Imagine Democratic Senators on the Senate Intelligence Committee moving to VETO authorization for the President of the United States to do what he needed to do to keep the nation safe in 2002.
Consider the fact that all through the airwaves, we heard Bush, Blair (UK) and Howard (AU) claiming to know for certain that Saddam Hussein had amassed a vast arsenal of chemical and biological weapons that were ready for use; that the production of such weapons was increasing in tempo; and that it was almost certain that within a short few years Saddam Hussein would be in possession of nuclear weapons as well. Well after the 2002 IWR, a report came out from the Institute for Policy Studies, which was critical of Bush's decision to rush to war, but was still showing an uncertainty on WMD.
Question: Does Iraq have weapons of mass destruction?
Answer: We don't know for sure - that's why the UN inspectors are in Iraq. As of the end of 2002, the inspectors have not indicated they have found evidence of any viable weapons programs.
A Senate Intelligence Committee veto in October, 2002?
The nation was one year removed from the 911 attacks. The nation was still reeling - and misled by the President and his administration. The scenario of a veto is preposterous, and yet John Walsh is forwarding it in a Counterpunch article.
He makes an accusation against certain Democratic Senators, a case for which has not proven out in any realistic or hypothetical sense in his opinion piece,
"Democrats had enough knowledge to know that we were being lied into war in October, 2002. And except for a courageous 21 Senators, along with 2 Republicans, they went along for the ride - with their careers in mind."
Enough knowledge? I'm not so crystal clear on that. It was easy for us bloggers to bounce around our thoughts, but we weren't sitting in a Senator's seat. One uncovering of a cache of chemical weapons or nuclear material in Iraq would have sent those 21 "courageous" Senators' careers straight down the crapper.
In a nutshell, Graham tells us that everyone on that committee knew that Bush was lying about weapons of mass destruction.
In a nutshell, I'll bet that most of those Senators felt that way in their gut, even though their final votes to give the President authorization to proceed may have been different.
Mr. Walsh expresses deep concern that there is no "opposition party" today.
Right now it is crystal clear that there is no true opposition party, although there are minor elements (very minor ones) among the Left in the Democratic party and the Libertarians in the Republican party. These could constitute a genuine antiwar opposition. Until that happens, the war will go one, the neocons may drive us into further wars and our democracy will be further imperiled.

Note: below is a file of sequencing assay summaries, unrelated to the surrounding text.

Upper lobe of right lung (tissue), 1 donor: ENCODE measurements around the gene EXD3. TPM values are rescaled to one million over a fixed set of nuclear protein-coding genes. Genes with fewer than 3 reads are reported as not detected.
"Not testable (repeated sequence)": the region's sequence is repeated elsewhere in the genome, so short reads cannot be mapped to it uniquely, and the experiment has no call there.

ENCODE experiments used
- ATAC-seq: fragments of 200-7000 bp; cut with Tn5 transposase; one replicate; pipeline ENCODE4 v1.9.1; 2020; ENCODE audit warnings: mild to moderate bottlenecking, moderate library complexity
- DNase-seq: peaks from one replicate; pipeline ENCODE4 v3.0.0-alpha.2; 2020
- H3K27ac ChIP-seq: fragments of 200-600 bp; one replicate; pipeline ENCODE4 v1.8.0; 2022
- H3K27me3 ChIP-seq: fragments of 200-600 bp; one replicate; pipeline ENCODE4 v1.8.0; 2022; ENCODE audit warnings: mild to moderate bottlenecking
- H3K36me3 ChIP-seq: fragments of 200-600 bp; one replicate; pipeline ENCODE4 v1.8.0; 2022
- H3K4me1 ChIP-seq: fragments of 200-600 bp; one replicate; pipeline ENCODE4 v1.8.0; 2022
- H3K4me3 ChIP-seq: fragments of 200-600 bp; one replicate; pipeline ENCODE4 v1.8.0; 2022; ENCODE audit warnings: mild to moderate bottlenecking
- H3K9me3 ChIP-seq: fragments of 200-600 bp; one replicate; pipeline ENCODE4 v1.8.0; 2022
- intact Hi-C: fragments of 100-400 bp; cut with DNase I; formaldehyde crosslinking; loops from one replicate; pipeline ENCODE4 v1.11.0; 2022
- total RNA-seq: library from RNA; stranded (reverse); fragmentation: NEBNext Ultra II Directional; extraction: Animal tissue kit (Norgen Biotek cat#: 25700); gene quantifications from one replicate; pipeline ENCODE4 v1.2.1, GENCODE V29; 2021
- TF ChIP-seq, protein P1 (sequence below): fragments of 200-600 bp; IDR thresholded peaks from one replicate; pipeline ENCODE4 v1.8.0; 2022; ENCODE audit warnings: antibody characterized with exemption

I find that to be a shaky conclusion from my own experience - the Bush agenda is not in line with that of the majority of our Democratic representatives, and I don't believe it is "opposition" that we need. What we need is cooperation from all of our Representatives, Republican and Democrat for a sane and moral agenda in both foreign and domestic policies. We are all faced with instability in the Middle East, and a good part of it is because of the way in which our Commander in Chief approached and executed this war. I believe that giving the President of the United States the authorization to proceed was done in good faith by the Democrats. If there was a shadow of doubt about the WMD question (and there were many shadows - I had blogged about the small chance that chemical weapons might be used against the troops we were sending headlong into Iraq), then those Representatives held a great responsibility for that smallest doubt in their hands in October 2002. It's too easy to sit back now, with all we have uncovered since 2002, and point our fingers at cherry-picked Senators who did what they felt they had to do. In 2002, I was fairly sure that Bush was lying about the level of truth in the confidence we should have had in the available intelligence information he was presenting to our representatives. Many of our representatives probably felt that same uneasiness.
William Rivers Pitt wrote this in March, 2003 - speaking to all American citizens about the mistake he believed had been made: